Three Fed Presidents Recommend Interest-Rate Increase
Today, the Federal Reserve released the minutes of its Board of Governors meetings to discuss the United States’ monetary policy in April. In February, all twelve Federal Reserve regional bank presidents requested to keep the primary credit rate at 0.75 percent. In March, eleven banks voted for 0.75 percent, but the Federal Reserve Bank of Dallas voted to move to 1 percent. In mid-April, the heads of the Kansas City, St. Louis and Dallas banks all voted to establish a rate of 1 percent.
On one hand, this is no surprise. The three banks’ presidents are, respectively, Thomas Hoenig, James Bullard and Richard Fisher — all known as inflation hawks, more concerned with low rates leading to inflation than with high rates leading to unemployment. It is not a sign of an imminent rate increase either. (The Federal Reserve banks don’t set their own rates. Additionally, to be clear without getting too deep in the weeds here, the primary credit rate is different from the federal funds rate, and it impacts how much banks pay to borrow from the government rather than how much consumers pay banks for loans.)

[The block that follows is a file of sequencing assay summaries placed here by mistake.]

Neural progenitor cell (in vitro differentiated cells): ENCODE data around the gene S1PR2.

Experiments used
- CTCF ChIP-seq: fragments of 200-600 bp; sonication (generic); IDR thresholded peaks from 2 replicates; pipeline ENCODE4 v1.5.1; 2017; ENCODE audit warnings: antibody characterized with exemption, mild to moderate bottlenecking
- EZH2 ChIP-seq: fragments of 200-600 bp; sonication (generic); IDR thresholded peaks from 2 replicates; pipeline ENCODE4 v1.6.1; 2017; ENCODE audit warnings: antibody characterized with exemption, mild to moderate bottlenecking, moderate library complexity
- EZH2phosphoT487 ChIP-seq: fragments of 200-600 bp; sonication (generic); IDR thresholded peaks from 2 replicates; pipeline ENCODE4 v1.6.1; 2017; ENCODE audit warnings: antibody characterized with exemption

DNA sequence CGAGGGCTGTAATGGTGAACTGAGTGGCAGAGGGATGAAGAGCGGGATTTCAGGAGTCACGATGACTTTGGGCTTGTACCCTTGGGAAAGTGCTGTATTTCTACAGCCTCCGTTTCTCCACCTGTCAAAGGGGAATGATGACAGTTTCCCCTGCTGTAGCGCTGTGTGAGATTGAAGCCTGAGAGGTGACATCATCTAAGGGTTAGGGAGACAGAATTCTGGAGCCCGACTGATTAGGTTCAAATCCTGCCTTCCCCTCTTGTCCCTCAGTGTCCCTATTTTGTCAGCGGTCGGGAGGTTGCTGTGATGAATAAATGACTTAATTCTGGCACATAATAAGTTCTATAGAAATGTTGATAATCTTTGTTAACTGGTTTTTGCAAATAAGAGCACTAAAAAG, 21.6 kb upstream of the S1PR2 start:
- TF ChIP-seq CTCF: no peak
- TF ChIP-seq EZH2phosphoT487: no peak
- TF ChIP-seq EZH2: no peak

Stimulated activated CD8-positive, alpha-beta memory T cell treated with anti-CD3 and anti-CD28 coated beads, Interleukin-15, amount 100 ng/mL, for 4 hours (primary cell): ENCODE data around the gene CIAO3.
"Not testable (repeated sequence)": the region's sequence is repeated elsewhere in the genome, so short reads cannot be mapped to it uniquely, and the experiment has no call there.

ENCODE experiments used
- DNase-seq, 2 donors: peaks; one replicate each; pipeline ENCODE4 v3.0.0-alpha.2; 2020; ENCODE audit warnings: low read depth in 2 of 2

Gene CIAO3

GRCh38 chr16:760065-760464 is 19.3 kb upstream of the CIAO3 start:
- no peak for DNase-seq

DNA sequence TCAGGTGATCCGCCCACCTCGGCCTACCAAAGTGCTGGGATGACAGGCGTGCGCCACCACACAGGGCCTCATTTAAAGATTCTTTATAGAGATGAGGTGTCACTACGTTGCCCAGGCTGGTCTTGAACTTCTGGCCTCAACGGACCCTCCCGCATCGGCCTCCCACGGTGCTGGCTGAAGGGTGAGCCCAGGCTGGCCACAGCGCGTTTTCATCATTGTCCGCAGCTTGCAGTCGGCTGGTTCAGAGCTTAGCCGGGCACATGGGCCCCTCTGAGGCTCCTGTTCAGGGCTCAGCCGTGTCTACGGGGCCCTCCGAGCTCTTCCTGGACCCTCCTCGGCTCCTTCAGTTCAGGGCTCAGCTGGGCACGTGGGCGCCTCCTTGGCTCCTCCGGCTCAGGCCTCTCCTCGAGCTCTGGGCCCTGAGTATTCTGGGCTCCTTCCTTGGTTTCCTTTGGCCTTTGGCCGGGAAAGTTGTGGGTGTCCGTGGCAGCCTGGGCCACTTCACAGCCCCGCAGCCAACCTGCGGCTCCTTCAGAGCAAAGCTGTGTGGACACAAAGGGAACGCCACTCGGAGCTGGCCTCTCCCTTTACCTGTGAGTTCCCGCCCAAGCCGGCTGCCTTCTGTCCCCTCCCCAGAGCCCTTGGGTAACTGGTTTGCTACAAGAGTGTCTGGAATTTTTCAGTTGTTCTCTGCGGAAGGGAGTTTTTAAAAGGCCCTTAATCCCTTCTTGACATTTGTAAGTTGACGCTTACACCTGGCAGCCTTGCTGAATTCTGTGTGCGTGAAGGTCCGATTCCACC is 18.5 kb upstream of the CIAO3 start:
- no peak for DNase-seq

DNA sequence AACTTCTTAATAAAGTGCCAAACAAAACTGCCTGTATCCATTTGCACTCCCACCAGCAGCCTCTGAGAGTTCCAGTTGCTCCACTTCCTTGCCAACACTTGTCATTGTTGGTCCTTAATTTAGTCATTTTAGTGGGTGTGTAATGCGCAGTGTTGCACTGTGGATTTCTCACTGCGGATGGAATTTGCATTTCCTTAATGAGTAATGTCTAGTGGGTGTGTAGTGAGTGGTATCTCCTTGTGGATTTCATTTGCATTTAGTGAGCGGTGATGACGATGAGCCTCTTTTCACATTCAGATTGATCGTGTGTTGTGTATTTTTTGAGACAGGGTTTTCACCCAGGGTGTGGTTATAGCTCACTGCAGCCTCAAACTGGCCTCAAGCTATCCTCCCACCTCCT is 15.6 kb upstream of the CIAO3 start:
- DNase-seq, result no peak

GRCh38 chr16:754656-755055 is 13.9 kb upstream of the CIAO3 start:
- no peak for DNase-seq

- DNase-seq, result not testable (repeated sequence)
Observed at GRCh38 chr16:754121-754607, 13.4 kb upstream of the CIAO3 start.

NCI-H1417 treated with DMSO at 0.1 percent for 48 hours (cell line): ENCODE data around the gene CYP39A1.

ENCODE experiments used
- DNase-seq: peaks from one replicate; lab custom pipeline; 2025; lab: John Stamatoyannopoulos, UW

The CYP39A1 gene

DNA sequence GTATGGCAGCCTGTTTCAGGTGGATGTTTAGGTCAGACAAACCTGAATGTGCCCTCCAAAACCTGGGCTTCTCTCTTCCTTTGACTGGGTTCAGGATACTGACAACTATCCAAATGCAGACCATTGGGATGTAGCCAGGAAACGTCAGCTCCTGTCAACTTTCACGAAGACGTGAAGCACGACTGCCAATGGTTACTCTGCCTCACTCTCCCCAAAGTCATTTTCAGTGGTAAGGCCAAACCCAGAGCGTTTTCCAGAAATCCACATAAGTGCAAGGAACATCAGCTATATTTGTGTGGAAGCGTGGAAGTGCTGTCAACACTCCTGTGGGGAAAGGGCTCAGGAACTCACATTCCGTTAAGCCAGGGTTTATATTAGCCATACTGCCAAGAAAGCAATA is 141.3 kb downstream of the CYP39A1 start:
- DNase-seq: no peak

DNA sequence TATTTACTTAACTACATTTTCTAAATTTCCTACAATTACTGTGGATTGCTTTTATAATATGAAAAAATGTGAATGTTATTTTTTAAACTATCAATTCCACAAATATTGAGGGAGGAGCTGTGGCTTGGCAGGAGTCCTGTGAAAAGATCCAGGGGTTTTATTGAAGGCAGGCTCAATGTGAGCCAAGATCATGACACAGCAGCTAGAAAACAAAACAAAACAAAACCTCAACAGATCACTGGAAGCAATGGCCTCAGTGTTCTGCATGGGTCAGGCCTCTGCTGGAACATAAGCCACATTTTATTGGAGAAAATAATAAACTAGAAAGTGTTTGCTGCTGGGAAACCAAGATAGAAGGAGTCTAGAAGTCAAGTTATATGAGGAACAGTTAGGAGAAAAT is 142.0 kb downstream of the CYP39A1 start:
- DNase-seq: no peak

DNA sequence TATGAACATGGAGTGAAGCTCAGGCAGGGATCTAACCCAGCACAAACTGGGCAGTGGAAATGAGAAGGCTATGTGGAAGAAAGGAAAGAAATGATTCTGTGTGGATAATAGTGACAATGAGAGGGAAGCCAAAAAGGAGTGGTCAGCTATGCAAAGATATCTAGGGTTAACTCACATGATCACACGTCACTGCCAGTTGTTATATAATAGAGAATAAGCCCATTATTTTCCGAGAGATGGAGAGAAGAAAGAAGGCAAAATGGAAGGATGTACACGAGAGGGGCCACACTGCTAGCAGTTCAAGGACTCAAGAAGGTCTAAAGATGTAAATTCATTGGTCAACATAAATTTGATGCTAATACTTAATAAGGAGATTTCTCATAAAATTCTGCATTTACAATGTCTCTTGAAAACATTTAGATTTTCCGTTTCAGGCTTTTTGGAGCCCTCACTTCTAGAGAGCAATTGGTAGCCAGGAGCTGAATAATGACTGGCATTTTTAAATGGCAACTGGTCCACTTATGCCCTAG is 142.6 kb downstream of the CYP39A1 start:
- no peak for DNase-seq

Indeed, last month, for the sixteenth month in a row, the Federal Reserve recommended keeping the federal funds rate low for an “extended period”: “With substantial resource slack continuing to restrain cost pressures and longer-term inflation expectations stable, inflation is likely to be subdued for some time. The Committee will maintain the target range for the federal funds rate at 0 to 0.25 percent and continues to anticipate that economic conditions, including low rates of resource utilization, subdued inflation trends, and stable inflation expectations, are likely to warrant exceptionally low levels of the federal funds rate for an extended period.”
Still, it demonstrates that more major figures within the Federal Reserve system are advocating a consideration of rate increases.